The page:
Reviewed by on    Dance  

The Rite of Spring, Wuppertal Tanztheater at the NAC
Photo Alexandra Campeau

 

The ghost of Pina Bausch was no doubt fluttering with excitement around the NAC last night  as  the contemporary formation  of her company brought us all back to the very origins of  the idea of  Tanzteater , dance that incorporates words,  foregrounds a heightened form of theatricality  and much much more. All that came through very strongly last night in the Opera of the NAC before a packed house, waiting religiously to see the company from Wuppertal perform works that most people have not seen before in Ottawa.

In 1984 when the company first came to this city with Kontakthof, there was angry booing, as one man shook his cane at the stage and stomped out of the opera slamming the door behind him. Women manhandled by the males, strutting about the stage trying to zip up their dresses and carrying out apparently awkward everyday gestures had never been presented as dance before.  Thanks to the foresight of Yvon St- Onge , the producer  of dance at that period,  we were introduced   to the  most innovative  dance in the world and the Ottawa audience became a highly  sophisticated observer of corporeal  performance,   prepared for the  coming of  all the best in the world and the coming of dance director Kathy Levy who continues  that tradition.

The program now being presented at the NAC in Ottawa brings us back to the very source of the Wuppertal Tanztheatre  aesthetic and helps us forget  the disappointing concessions that have been made to contemporary audiences  in several  of the more recent pieces  by the company since Pina  Bausch’s death.

Café  Müller,  created in 1978, reveals the visions that underlie the intense theatricality of this “dance-theatre” company.  Inspired by a heightened  realism  that shows its expressionist origins, it combines a deeply symbolic gaze that eradicates  all narrative and transforms the human body into signs of contemporary engagement with the world. Locked in an enclosed space that could be a Restaurant or even  a  German Kneipe   filled with chairs and tables, a  women in a semi trance moves gracefully but with difficulty through the revolving doors, as light floods slowly into the area.  Even the lighting establishes  a certain visual  authenticity in this space surrounded by fragments of transparent walls.

Are they closed inside a cage as  prisoners of the German wall  that split the country, are they  driven into submission by the male presence that  appears to  control  their movements?   Is that masculine figure in the gray suit preventing the woman from moving feely or are the males in suits  offering  some sort of protection by kicking the chairs and table violently out of their way?  This explosion of   power and submission  evolves quickly.  Pushed into the arms of a weaker  young man in a shirt, one of the women in a gesture of abjection keeps clinging to that weaker  male  as both  are forced into  the   empty loving gestures  by the man in the dark suit, watching them.   These loving gestures are reiterated and  evolve rapidly into clinging and dropping as the woman rolls to the floor in an uncontrollable expression of helplessness. Although the both the woman and the man are  caught up  in gestures of violence as they push each other against the  transparent walls,  the young woman  is  the ultimate  object of this violence as she  drops to the floor and is scooped up by her partner,  an  image of male cruelty  that defines  the  female.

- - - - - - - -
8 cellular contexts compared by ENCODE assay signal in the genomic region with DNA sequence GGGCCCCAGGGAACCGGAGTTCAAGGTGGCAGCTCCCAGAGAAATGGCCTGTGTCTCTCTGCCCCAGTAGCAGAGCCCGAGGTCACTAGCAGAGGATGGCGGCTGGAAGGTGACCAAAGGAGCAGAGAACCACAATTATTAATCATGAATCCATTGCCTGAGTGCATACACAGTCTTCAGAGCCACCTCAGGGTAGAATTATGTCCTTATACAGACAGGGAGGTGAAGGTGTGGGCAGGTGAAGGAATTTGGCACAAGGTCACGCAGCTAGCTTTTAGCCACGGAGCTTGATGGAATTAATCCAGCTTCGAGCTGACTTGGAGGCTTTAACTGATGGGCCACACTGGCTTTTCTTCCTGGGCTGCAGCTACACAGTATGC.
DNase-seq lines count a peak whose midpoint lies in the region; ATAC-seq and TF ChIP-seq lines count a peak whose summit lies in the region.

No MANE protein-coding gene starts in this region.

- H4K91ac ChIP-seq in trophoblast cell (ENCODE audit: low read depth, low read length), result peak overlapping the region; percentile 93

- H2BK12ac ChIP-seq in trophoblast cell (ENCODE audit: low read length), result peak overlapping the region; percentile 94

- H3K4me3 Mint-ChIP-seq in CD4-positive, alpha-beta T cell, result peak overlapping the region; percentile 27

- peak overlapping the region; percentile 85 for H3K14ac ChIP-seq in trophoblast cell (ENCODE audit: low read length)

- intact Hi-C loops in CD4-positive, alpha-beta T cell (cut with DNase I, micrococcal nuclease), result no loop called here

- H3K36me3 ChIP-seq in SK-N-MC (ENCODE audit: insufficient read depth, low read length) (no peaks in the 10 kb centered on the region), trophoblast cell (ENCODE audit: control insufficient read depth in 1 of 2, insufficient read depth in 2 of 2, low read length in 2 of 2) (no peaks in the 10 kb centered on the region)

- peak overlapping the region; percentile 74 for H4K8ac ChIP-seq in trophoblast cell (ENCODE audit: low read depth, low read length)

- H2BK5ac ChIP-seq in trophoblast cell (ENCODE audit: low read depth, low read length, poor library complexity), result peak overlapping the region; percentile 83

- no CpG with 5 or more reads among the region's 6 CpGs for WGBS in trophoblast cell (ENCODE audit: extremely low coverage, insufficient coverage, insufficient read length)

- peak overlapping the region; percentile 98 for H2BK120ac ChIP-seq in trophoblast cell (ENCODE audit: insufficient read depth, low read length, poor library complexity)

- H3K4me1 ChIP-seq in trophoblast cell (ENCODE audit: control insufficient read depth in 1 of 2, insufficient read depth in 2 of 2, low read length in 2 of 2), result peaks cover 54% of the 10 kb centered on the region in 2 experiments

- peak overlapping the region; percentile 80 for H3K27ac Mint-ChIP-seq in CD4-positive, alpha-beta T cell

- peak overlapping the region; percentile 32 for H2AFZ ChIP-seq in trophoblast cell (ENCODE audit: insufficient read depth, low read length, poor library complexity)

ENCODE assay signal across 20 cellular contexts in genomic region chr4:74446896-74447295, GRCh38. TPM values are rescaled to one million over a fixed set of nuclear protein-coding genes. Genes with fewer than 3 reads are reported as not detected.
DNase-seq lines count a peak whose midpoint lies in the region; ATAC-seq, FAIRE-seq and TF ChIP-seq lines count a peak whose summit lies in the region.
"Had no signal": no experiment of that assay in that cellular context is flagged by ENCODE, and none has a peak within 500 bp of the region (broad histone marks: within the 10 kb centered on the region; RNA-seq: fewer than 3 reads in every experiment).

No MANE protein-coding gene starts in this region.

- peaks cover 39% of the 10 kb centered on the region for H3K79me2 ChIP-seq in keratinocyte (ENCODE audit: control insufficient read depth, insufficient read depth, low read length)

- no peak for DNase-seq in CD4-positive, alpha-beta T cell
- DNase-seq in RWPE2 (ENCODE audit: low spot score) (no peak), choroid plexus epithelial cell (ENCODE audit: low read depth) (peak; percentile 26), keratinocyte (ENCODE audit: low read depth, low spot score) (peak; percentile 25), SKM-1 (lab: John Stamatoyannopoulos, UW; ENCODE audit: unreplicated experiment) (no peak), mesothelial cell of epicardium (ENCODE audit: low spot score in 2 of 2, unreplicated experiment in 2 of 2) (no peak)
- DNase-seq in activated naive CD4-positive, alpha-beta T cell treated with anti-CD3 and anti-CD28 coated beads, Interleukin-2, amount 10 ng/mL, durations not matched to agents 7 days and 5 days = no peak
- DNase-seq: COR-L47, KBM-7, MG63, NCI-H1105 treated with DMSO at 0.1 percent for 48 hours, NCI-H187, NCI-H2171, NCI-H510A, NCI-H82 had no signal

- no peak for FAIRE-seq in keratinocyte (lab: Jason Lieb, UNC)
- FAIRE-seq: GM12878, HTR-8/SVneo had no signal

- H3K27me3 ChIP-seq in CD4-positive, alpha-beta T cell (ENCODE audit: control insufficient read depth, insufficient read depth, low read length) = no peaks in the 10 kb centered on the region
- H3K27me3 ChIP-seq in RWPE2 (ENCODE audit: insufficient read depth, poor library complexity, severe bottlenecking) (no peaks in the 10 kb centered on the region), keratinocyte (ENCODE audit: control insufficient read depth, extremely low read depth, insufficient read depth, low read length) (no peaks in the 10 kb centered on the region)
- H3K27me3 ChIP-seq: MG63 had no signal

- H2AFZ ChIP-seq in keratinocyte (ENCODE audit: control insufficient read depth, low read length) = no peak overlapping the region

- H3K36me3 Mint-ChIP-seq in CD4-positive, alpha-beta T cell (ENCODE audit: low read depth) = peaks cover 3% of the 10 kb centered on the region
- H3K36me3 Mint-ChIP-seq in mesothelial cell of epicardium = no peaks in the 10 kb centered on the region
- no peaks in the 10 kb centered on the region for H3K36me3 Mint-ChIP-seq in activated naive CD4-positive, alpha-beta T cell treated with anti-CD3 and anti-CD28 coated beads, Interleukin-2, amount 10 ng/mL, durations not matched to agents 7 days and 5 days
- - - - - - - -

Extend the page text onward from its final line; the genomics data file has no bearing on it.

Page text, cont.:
At the same time, various other mini-events appear and disappear in that space, one of the most ambiguous figures  appears to be a  tall slim near-transparent female figure out of a symbolist painting, gracefully floating  around  the edge , watching but keeping on the sidelines. She  infuses the tableau with  a  deathly spirit of   absence, leaving  a powerful impression on the  tableau that  thrusts us into the 21st  century.

Suddenly  we are able to shift to  2017,  where a  new world of migrants invading a traditional German space, is, subjected to mistreatment and  exclusion.  It  is all there!   In this world of potential  and real violence the soaring  music of Henry Purcell  fills the air with the  richly lyrical tones of a sacrificial ritual , carried by the disturbing  magnificence of a beautiful   soprano voice.  This dizzying  spiral of meaning   creates a clear link between the world of Café Muller and  the  choreography of the Rite of Spring.

Clearly betraying moments of collective choreography that moves from the Diaghilev  world of Russian peasants  transformed by the gazes of  Nijinsky and his sister,  through  German expressionism  and, Maurice Béjart ‘s  orgiastic vision of the stage, Pina Bausch has  interpreted  Stravinsky  in her own wildly  visceral and exciting way.

In this primitive world of  instinct,  the powerful  males and  delicate  females face off, vibrating   in contact with each other,  excited by the odors and feelings of damp earth under their feet  and smeared over their bodies  as they anticipate  the violent  copulation, the  ultimate immolation  that signifies the return of new life.  Are we touching on a new vision of  Artaud’s  Theatre of Cruelty which the writer described but never realized in his lifetime?  That is certainly possible.    The rising excitement  sweeps us away with  the  urges of  mating and subsequent dying  as  the chosen victim  is  possessed by a frenzy of self-destruction.  This is  well articulated in Stravinsky’s music,  heightened by the  strong movements of the dancers  and the NAC Orchestra  under the direction of  Joana Carneiro,.

You must not miss this evening  which is  certainly one of the unforgettable moments in the history of Dance programming at the NAC. Café Müller and The Rite of Spring Continue at Southam Hall, NAC from September 28  to 30, 2017.

Reviewed by  Alvina Ruprecht. Photo by Alexandra Campeau